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TOMRA introduces AI-driven techniques for better harvesting

TOMRA Neon operates at a throughput capacity of up to 500 berries per second. (Image source: TOMRA foods)

The new TOMRA Neon, a new blueberry pre-grader with sophisticated AI technology, brings overall value to the blueberry business model

AI for better machine harvesting techniques

Although machine harvesters are faster and less costly than manual picking, they also harvest debris and fruit clusters which cause disruption on packhouse production lines.

The new TOMRA Neon allows Blueberry growers to automatically process machine harvested blueberries for the fresh market.

By employing artificial intelligence modelling, TOMRA Neon detects clusters with unrivalled accuracy. Because it is compact, durable, and easy to clean, it fits perfectly into any processing and packing line

Recognising the challenge

Blueberry picking by hand is labour-intensive and demands extended periods of time spent in the field by pickers. People no longer desire to perform the exact type of physically taxing, monotonously repetitive work that this involves. Because of this, growers are finding it more and more difficult to find and hire seasonal harvesting workers, which has sped up the adoption of automated harvesting.

But in the same manner that humans see and perceive blueberries on bushes, machines cannot. Unripe or clustered fruit is also picked by machines. TOMRA Food identified the need to assist clients in transitioning to machine harvesting, adding value by lowering labour requirements, while maintaining providing the highest quality product to the consumer by collaborating closely with blueberry growers and packhouses.

The engineers at TOMRA drew heavily on their experience in creating the company's LUCAi AI technology, an optional add-on for the KATO260 that provides unparalleled precision in fruit classification and grading, to attain the requisite technical sophistication. LUCAi makes advantage of Deep Learning, a technique that TOMRA will expand to other applications. Deep Learning uses pre-trained models to teach computers how to comprehend data, such as intricate patterns in images.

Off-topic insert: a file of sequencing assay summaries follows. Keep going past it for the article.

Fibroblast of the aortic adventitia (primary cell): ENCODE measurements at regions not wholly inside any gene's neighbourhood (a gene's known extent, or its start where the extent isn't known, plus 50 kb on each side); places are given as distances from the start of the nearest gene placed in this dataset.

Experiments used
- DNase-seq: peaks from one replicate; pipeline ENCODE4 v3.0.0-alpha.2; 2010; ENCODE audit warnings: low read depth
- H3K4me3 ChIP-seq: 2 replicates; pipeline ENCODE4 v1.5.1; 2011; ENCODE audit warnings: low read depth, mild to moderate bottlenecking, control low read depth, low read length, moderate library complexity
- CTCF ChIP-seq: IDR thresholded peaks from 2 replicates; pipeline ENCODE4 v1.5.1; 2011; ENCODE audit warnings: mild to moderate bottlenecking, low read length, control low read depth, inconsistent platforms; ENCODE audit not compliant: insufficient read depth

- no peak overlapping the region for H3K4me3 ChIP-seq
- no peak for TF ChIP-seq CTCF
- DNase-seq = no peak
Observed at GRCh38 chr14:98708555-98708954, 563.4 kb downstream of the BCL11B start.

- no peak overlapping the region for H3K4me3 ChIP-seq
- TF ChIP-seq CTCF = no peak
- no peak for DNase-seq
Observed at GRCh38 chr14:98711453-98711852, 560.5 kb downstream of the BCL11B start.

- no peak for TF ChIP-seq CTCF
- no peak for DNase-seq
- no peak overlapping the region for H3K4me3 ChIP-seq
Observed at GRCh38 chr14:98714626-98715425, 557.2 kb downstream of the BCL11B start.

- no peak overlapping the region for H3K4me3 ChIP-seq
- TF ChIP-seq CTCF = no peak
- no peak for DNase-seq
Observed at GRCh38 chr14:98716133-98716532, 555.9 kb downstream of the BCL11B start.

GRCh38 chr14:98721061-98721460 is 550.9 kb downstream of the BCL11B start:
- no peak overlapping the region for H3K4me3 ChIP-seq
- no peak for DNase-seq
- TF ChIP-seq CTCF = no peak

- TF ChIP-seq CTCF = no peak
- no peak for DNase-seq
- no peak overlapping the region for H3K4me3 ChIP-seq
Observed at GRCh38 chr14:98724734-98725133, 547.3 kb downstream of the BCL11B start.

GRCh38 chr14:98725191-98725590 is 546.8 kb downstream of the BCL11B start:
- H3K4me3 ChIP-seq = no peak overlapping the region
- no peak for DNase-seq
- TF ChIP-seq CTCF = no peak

Over the course of two and a half years, TOMRA Neon was tested and verified in both North America and New Zealand under various machine-harvesting settings. The controlled, early release and sale of ten machines to TOMRA clients during the 2023 season marked the culmination of these testing. Because of this, TOMRA Neon's mechanical setup, AI algorithms, and software have all been improved based on millions of kilograms of machine-harvested blueberries in commercial settings.

Extensive validation testing has demonstrated that TOMRA Neon eliminates over 90% of green and red berries and over 95% of clusters, optimising optical grader efficiency. Furthermore, TOMRA Neon operates at a throughput capacity of up to 500 berries per second because of its special ejection manifold. The KATO260 can operate at maximum efficiency even with fruit removal as high as 40% when an output speed of up to 280 berries per second is maintained.